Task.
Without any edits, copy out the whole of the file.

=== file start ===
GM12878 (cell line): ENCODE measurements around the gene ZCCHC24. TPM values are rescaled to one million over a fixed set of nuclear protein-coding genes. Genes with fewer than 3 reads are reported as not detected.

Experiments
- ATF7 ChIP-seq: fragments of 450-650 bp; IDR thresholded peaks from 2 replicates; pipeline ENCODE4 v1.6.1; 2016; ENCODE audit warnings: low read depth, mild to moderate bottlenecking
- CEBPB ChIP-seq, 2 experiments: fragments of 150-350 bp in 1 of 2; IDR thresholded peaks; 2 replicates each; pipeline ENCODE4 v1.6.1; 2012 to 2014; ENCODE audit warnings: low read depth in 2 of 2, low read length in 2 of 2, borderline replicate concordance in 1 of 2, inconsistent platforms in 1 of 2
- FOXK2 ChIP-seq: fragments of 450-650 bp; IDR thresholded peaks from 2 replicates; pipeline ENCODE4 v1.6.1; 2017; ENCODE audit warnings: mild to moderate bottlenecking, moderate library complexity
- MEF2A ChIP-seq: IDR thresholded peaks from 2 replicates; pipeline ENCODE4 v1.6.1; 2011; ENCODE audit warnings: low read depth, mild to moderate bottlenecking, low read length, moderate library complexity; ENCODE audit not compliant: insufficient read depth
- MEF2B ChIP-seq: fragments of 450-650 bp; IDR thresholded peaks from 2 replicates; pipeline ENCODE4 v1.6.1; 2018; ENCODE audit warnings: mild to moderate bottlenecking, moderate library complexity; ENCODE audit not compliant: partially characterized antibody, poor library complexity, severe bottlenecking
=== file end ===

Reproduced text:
GM12878 (cell line): ENCODE measurements around the gene ZCCHC24. TPM values are rescaled to one million over a fixed set of nuclear protein-coding genes. Genes with fewer than 3 reads are reported as not detected.

Experiments
- ATF7 ChIP-seq: fragments of 450-650 bp; IDR thresholded peaks from 2 replicates; pipeline ENCODE4 v1.6.1; 2016; ENCODE audit warnings: low read depth, mild to moderate bottlenecking
- CEBPB ChIP-seq, 2 experiments: fragments of 150-350 bp in 1 of 2; IDR thresholded peaks; 2 replicates each; pipeline ENCODE4 v1.6.1; 2012 to 2014; ENCODE audit warnings: low read depth in 2 of 2, low read length in 2 of 2, borderline replicate concordance in 1 of 2, inconsistent platforms in 1 of 2
- FOXK2 ChIP-seq: fragments of 450-650 bp; IDR thresholded peaks from 2 replicates; pipeline ENCODE4 v1.6.1; 2017; ENCODE audit warnings: mild to moderate bottlenecking, moderate library complexity
- MEF2A ChIP-seq: IDR thresholded peaks from 2 replicates; pipeline ENCODE4 v1.6.1; 2011; ENCODE audit warnings: low read depth, mild to moderate bottlenecking, low read length, moderate library complexity; ENCODE audit not compliant: insufficient read depth
- MEF2B ChIP-seq: fragments of 450-650 bp; IDR thresholded peaks from 2 replicates; pipeline ENCODE4 v1.6.1; 2018; ENCODE audit warnings: mild to moderate bottlenecking, moderate library complexity; ENCODE audit not compliant: partially characterized antibody, poor library complexity, severe bottlenecking